Saturday, February 27, 2010

Freight Hauliers Must Clean Up Their Act As US Trucks Come Under Fire Again

Battle To Remove Pollution from US Ports Moves Northward
Shipping News Feature

US – Despite much wrangling the pollution statistics around the ports of Long Beach and Los Angeles speak for themselves. Even critics of the way California has introduced clean air regulation, and these include trucking bodies who lost a Court appeal on Wednesday over the contentious issue of independents having to be employees of LA port approved organisations, must admit that the quantity of atmospheric pollutants in the air has fallen dramatically with newer or modified vehicles mandatory and improvements in fuel grades employed by shipping companies.

Now the same fight is being taken on by other major ports around the States. The statistics being bandied about, and these are obviously subjective in many instances, show 70% reductions in particulate emissions and aim at reducing pollution related deaths by almost 50% in Californian port regions, that equates to 1200 or so lives saved annually.

The next phase is sure to see more parties claiming that blanket rules for lower emission vehicles, plus a nationwide standard for truck fuel, is the only way to ensure problems, transport contracts and extra costs, are not simply transferred around the country. One of the strongest arguments for haulage representatives like the American Truck Associations (ATA) against local fuel standards such as those proposed by California, is that it will ensure more expensive product locally whilst the lower grades and prices will simply give other states a financial advantage.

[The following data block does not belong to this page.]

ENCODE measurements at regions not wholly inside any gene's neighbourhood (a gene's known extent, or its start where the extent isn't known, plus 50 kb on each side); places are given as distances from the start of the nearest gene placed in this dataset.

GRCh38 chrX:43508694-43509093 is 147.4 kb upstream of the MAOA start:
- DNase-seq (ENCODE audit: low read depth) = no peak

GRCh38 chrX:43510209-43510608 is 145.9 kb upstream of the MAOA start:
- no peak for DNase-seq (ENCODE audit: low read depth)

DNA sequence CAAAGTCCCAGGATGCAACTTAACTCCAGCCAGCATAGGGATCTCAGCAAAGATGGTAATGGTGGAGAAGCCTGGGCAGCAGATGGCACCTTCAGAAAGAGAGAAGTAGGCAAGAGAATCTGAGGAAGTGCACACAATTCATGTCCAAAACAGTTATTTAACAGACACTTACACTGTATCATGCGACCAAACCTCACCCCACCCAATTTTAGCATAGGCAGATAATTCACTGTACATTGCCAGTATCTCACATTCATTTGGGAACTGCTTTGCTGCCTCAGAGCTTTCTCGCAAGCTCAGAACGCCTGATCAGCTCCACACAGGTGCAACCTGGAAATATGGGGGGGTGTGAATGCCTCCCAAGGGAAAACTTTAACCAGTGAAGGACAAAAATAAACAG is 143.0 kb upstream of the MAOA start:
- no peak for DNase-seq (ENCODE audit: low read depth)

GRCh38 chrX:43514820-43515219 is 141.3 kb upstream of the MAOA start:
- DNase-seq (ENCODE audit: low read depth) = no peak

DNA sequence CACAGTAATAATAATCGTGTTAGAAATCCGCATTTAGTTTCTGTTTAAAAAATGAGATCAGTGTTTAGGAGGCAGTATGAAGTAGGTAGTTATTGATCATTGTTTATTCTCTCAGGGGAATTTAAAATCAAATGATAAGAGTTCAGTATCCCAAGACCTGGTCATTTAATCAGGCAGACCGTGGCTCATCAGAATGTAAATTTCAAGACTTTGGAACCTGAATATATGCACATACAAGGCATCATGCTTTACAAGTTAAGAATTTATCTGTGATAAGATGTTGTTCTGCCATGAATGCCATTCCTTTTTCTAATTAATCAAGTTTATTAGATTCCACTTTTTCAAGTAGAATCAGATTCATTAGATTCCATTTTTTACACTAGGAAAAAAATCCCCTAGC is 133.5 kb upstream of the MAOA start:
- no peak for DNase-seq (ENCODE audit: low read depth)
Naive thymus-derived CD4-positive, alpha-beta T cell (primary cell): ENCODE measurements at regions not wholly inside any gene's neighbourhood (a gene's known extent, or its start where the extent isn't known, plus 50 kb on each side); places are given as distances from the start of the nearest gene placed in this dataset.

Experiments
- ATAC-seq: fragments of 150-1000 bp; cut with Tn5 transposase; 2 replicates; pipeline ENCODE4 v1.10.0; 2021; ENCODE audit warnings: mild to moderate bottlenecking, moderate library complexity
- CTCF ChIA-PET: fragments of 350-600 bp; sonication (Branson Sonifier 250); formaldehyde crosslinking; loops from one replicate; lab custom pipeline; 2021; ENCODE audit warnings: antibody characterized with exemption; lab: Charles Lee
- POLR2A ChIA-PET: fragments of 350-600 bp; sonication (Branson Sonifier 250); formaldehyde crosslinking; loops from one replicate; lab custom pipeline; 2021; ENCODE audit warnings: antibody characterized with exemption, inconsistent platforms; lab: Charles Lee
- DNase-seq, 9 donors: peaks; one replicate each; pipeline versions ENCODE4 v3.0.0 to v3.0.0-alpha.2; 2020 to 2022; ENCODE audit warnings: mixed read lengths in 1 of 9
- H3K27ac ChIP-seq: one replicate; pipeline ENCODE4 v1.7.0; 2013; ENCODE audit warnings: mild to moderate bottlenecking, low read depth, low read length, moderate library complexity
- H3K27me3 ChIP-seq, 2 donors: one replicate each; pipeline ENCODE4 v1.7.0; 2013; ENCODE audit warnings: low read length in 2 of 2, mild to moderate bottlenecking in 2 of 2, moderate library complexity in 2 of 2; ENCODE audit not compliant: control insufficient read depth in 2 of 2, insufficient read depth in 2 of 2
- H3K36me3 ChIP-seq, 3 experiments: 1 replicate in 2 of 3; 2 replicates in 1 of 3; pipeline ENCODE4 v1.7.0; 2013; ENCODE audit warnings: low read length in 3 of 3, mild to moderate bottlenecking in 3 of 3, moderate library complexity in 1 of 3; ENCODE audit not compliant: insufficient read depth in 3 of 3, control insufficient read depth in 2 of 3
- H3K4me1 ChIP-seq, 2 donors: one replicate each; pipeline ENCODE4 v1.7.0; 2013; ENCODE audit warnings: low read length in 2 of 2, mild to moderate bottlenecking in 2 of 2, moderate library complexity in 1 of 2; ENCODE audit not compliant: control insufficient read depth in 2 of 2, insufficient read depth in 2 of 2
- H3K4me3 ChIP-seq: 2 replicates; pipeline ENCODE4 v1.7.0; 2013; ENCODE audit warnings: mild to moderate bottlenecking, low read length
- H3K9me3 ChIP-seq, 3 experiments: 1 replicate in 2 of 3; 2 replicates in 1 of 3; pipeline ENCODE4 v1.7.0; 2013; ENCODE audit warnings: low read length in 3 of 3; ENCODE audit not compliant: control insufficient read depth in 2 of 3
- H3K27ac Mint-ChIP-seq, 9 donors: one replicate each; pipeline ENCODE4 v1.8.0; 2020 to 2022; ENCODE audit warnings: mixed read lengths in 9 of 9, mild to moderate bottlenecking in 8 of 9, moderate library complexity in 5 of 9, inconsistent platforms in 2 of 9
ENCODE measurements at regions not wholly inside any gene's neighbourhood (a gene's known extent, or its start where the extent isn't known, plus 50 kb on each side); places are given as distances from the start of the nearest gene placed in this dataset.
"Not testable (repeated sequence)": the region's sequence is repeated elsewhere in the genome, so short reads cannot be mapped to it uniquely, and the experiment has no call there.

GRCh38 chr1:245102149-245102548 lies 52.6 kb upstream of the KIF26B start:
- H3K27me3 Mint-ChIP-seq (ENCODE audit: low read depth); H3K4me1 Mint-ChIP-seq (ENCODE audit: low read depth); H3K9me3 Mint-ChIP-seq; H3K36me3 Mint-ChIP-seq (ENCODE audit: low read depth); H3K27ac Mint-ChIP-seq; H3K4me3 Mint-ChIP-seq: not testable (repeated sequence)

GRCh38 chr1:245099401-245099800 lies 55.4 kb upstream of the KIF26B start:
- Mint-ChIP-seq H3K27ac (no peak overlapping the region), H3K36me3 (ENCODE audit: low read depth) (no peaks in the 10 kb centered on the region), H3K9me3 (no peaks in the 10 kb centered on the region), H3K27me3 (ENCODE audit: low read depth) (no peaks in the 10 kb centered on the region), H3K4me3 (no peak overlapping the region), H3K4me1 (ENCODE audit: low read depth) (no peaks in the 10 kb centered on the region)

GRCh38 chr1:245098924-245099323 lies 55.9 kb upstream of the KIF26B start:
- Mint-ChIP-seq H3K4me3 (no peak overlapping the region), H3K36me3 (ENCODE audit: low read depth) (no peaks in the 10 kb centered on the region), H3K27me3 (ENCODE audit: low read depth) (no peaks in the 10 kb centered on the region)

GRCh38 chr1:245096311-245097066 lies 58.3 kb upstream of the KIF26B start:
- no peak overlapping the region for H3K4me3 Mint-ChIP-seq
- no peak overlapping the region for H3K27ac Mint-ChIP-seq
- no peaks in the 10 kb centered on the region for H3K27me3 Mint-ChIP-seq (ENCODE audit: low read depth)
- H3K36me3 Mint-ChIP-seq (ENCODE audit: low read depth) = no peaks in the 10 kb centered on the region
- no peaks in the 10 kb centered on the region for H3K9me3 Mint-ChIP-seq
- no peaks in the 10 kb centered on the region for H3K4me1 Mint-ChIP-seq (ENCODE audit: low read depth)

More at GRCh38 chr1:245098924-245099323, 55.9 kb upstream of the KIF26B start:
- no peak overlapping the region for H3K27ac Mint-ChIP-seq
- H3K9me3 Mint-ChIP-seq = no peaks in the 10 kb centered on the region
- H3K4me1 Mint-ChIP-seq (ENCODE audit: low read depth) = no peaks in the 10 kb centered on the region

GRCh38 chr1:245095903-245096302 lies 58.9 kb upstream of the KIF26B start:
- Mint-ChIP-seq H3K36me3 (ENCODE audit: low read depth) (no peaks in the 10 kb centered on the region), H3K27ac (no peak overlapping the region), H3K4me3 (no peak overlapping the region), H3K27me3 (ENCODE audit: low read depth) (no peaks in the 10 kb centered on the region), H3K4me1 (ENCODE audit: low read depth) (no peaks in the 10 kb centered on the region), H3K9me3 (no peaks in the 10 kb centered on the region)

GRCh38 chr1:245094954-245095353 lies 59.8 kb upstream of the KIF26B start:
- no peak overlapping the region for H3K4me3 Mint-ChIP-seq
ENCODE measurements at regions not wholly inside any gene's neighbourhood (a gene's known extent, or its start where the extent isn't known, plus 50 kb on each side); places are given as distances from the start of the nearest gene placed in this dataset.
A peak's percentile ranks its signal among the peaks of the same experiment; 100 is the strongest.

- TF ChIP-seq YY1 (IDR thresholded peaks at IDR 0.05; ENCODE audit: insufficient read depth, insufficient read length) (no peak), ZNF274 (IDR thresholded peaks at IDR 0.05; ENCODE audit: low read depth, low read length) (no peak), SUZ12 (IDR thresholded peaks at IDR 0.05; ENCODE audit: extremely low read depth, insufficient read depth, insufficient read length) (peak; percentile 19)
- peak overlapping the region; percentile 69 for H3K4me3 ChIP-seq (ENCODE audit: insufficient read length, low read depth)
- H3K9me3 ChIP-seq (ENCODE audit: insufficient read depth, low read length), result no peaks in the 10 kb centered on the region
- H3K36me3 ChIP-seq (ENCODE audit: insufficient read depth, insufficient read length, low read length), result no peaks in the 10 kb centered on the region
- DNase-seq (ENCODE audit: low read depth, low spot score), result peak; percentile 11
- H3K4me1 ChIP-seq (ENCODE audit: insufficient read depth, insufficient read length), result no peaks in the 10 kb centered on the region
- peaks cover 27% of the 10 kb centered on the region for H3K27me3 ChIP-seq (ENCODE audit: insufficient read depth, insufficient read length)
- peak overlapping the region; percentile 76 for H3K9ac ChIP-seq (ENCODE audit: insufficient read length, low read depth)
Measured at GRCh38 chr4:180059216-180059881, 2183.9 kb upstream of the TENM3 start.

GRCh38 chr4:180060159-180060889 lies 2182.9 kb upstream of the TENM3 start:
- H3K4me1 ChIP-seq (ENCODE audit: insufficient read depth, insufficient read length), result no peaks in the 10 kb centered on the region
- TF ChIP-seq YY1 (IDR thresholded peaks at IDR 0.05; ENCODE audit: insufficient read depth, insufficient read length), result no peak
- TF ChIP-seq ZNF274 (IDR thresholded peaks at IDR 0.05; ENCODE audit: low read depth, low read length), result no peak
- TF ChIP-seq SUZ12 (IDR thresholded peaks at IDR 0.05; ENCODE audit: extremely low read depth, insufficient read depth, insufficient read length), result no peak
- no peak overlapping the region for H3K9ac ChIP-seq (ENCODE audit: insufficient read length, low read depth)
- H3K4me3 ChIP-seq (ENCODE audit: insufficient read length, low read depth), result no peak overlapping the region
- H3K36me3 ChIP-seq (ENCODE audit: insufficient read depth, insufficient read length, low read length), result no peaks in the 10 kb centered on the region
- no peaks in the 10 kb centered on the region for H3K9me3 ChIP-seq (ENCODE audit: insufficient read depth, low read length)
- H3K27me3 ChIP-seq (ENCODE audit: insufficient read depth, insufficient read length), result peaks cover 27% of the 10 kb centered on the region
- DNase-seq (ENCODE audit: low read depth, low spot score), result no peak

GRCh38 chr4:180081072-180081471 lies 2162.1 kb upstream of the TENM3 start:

The deals thrashed out by the opposing parties still face some action through the Courts but slowly things are improving without a great degree of rancour, principally because neither side actually disagrees, everyone wants cleaner air, it’s just a matter of methods, timing and who pays the bill. Meanwhile the cries of oppression by minority ethnic groups who have traditionally supplied lower cost services with owner drivers in older, more polluting vehicles, and who in their own way personify the American dream, are being swept away in the drive for stricter controls.

Now New York is set to battle the polluters and public opinion is firmly on the side of the campaigners. Anyone who doubts the veracity of their arguments can view a short film of Kim Thompson-Gaddy explaining the problems that she, as an asthmatic with three children who also suffer from the condition, is subjected to. The argument supporting poorer communities who supply cheaper transport solutions may well be more than countered by the suffering of the same section of society that lives in the dockside shadows.

For full background information on this topic simply type pollution into the News search facility to review previous articles.